Oh how things have changed.
Zito was inconsistent in his first start of the postseason against Cincinnati, but he got the quick hook and wasn't given the opportunity to work out of the jam.
His second start, however, something clicked for Zito. In fact, he made arguably the best start of his career as a Giant.
And with his new-found confidence—it's probably the first time Zito has had this much confidence with the Giants because some have already claimed that he has "rewrote his legacy with the Giants"—he'll be ready to take on the Detroit Tigers in Game 1 against Justin Verlander.
Verlander vs. Zito in a World Series matchup sure seems like a mismatch, but not so fast.
In his career, Zito has a record of 8-6 against the Tigers with an ERA of 2.91. Moreover, he has good career numbers against some of the Tigers' big sluggers.
Prince Fielder: 3-of-18 with five strikeouts.
Omar Infante: 3-of-20 with four strikeouts.
Jhonny Peralta: 3-of-14 with three strikeouts.
And don't forget the Giants have won every single one of Zito's last 13 starts. That has to count for something.
You can't measure it. You can't prove it. But momentum is an intangible that dictates who wins in all sporting events, and it won't be any different when the San Francisco Giants roll into the World Series having the mindset that they have at the moment.
Both the Giants and Detroit Tigers have some sort of momentum heading into this series, but the Giants have done something that hasn't been done before.
After being down 2-0 in the NLDS, the Giants traveled to Cincinnati and beat the Reds three times in a row to move on. Next, the Giants found themselves down 3-1 to the St. Louis Cardinals, then reeled off three straight victories to win the pennant.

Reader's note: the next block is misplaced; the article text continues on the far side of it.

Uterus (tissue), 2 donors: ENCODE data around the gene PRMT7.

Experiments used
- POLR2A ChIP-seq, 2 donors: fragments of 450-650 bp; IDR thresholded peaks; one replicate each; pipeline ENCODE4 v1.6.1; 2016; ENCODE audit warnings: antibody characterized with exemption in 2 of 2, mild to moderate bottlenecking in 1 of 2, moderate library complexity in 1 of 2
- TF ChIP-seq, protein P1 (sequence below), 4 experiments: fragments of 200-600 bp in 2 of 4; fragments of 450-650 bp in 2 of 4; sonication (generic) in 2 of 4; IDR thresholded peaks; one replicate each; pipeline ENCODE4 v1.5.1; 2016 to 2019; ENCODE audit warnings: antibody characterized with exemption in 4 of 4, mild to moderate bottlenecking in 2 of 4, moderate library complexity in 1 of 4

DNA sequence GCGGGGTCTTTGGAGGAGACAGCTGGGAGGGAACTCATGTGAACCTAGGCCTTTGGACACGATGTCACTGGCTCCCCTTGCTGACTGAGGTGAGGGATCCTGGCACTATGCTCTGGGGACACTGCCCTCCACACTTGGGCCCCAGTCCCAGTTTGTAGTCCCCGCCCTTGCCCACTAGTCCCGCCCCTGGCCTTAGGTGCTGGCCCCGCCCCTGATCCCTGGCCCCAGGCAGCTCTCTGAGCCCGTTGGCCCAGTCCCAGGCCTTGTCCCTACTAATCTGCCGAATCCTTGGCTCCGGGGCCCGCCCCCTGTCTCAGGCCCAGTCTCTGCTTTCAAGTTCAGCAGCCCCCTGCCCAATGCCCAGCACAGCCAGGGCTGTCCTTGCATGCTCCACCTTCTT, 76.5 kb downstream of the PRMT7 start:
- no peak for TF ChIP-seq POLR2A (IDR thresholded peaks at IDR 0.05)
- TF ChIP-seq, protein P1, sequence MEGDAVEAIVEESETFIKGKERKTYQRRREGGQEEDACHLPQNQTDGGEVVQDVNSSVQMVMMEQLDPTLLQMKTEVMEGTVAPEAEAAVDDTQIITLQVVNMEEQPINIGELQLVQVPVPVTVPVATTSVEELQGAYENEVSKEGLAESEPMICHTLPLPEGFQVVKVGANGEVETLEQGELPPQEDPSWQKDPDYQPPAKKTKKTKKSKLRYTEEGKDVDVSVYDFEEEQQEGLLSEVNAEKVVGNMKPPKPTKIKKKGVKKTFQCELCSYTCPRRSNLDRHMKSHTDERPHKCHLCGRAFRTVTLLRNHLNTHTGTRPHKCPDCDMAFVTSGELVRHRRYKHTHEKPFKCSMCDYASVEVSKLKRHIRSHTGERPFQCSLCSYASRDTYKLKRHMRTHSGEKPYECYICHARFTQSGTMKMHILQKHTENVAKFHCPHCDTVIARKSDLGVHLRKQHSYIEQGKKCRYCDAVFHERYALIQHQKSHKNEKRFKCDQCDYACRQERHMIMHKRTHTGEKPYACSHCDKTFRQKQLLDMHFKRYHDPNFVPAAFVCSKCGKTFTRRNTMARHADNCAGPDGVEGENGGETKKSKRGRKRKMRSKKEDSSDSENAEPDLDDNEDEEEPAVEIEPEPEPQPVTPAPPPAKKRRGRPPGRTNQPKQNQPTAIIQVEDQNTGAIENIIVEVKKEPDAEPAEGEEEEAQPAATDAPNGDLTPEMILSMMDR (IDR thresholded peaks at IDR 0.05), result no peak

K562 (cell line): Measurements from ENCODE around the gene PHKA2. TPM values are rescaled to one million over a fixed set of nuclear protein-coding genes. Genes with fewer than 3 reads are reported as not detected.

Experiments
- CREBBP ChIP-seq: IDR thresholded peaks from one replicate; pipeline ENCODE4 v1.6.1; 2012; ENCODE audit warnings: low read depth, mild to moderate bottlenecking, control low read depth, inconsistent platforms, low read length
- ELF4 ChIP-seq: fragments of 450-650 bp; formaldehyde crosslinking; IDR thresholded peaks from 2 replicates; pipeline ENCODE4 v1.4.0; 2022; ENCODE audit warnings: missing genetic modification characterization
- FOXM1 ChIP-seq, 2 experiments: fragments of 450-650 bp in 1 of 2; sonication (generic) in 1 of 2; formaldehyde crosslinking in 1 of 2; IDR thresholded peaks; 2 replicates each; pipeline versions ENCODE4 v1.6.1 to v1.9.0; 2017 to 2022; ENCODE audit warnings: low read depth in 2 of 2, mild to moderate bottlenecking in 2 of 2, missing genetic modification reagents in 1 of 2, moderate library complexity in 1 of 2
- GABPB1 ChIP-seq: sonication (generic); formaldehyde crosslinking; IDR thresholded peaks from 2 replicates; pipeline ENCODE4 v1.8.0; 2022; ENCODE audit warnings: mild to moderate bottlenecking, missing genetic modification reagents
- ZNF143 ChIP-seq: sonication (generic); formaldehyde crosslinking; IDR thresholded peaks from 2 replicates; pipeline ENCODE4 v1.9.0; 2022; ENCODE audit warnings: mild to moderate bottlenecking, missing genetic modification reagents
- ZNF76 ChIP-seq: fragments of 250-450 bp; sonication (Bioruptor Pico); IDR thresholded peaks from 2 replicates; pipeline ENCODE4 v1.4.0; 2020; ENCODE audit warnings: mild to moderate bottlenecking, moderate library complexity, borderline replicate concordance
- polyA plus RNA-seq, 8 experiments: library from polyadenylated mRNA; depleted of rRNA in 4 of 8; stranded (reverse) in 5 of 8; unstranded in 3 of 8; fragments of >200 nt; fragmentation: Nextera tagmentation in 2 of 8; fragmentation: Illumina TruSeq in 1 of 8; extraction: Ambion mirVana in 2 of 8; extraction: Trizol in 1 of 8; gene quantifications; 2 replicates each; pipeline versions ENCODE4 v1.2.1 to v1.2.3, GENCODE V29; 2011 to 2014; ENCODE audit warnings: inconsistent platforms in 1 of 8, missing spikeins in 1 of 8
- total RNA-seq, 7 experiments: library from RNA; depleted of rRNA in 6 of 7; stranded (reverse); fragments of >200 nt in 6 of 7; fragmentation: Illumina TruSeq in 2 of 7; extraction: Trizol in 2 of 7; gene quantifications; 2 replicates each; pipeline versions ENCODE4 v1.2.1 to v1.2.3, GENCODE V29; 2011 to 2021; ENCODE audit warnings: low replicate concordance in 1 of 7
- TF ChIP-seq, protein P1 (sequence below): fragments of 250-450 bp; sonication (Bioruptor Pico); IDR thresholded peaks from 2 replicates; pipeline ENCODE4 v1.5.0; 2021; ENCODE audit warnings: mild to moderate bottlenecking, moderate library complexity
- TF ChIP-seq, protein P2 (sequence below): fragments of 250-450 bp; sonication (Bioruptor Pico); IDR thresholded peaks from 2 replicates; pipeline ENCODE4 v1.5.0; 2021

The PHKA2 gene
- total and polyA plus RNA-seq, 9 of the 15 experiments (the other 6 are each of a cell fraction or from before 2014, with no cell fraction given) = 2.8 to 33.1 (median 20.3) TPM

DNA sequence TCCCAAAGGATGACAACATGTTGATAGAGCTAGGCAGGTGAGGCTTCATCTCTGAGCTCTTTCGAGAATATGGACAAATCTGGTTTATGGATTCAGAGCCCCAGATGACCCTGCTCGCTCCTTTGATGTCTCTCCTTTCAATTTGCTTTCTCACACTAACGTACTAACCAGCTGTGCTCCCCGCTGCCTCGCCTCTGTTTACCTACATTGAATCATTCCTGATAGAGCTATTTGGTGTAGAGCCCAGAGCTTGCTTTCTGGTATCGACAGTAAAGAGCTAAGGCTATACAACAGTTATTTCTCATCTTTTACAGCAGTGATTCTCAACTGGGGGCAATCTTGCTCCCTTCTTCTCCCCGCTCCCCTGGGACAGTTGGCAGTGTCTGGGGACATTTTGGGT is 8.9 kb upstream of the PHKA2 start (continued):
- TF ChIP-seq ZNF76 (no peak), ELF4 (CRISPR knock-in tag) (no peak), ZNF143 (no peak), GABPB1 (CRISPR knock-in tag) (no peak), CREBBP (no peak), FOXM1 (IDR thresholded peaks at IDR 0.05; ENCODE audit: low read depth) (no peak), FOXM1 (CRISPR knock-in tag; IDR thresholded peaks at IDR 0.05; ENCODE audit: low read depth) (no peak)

That's six wins when facing elimination.
If you look up the word "resilience" in the dictionary right now, you might just find a picture the 2012 San Francisco Giants next to it.
And one may argue that the Tigers have some momentum since they just swept the New York Yankees, the kings of the postseason, in the ALCS.
However, the Tigers haven't played since October 18. That's a four-day layover. And when a team is coming off an emotional high like the Tigers are, it will be hard to regain that same focus and tenacity that they undoubtedly had when playing the Yankees.
I like that Jim Leyland had his team play an intrasquad scrimmage to keep the team focused, but nothing can replicate the energy, excitement and emotion of playing in a NLCS game.
It will be interesting to see if the Tigers come out flat to start the series. However, having Justin Verlander, the pitcher with the best stuff in the world, on the mound in Game 1 of a World Series game should be a shot in the arm if the Tigers end up needing one.
But the Giants are hot right now. In fact, they are sizzling like a platter of fajitas at Chili's restaurant. They will be ready to pick up where they left off, and that's defeating the Cardinals 9-0 to win the pennant.